> I don't see this offering much over performing a diff and committing the
> specific portions of your working copy which make up a change set. The
> primary benefit seems to be the ability to commit directory props
> without committing modified files from that directory, at the cost of
> completely losing those directory props -- all props, for that matter --
> when the patch file is re-applied.
How do you "commit specific portions of your working copy"? Just to
clarify, I'm talking about a mechanism which allows you to commit not only
whole files, but just parts of a file. If you're talking about manually
generating, editing, and applying the diffs against a clean copy, then my
method simply automates the process. And my method is entirely incapable
of handling property changes, and is probably broken in a dozen other ways
A use case example for the problem that I'm trying to solve is:
I'm working on some new feature. Along the way, I stumble across some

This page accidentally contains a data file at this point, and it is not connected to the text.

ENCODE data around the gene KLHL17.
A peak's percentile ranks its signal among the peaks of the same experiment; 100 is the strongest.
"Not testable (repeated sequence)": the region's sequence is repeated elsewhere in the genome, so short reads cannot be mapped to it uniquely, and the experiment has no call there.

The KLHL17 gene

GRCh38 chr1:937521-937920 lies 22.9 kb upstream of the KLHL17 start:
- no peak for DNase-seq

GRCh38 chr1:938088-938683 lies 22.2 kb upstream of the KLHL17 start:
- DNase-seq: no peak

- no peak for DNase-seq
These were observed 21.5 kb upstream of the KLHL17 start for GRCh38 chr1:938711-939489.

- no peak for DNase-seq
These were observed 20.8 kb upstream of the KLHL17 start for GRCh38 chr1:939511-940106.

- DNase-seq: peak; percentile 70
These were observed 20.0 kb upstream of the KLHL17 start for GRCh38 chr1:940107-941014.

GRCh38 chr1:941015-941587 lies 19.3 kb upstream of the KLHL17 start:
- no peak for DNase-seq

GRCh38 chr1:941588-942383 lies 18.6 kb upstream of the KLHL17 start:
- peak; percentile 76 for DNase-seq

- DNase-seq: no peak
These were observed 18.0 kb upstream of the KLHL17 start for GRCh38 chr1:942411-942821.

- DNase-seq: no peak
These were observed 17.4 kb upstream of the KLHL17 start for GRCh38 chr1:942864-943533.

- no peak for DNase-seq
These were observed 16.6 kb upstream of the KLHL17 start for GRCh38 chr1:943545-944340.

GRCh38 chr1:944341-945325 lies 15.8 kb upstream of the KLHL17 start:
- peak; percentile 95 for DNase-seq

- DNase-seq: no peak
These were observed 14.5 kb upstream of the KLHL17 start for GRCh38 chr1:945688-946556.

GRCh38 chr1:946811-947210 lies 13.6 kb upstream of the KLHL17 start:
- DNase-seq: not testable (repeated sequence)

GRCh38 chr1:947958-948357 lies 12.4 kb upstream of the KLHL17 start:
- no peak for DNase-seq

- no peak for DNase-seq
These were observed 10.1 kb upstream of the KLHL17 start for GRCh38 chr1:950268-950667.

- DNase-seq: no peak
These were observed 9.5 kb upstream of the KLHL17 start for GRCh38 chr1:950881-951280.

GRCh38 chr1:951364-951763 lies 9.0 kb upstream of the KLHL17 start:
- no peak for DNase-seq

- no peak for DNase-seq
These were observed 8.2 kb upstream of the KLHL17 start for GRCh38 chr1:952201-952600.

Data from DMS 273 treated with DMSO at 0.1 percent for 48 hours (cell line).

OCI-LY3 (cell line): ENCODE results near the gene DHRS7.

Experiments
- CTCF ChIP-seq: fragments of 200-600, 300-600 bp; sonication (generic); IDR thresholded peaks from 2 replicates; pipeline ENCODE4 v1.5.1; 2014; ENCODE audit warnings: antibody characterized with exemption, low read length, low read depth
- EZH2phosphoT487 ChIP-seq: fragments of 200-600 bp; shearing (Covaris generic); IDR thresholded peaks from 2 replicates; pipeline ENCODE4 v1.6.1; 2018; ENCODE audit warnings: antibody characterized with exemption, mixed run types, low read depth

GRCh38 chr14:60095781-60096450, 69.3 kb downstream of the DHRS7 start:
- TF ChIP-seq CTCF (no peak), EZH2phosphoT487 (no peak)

previously undiscovered bug in my code -- something minor, perhaps a typo
-- so I fix them. I'd like to commit *just* those changes, but I've also
been changing the file in other places.
The only ways that I know of to do this in SVN is to break out of what I'm
doing, check out another copy and make the changes there; or try to
remember what I need to change and implement it after I'm done with what
I'm doing. Both of these methods interrupts my workflow.
Just to head off a cost/value discussion: I'm not particularly interested
in trying to convince anybody that block-level commits AKA partial commits
AKA cherry picked commits is a useful feature; I've already decided that
it is, and having once wielded the power of block-level commits in darcs,
I'm unwilling to do without them. My only interest, then, is gaining this
functionality in SVN, and possibly providing it to others who might be
interested in it.
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Received on Mon Jun 13 21:14:39 2005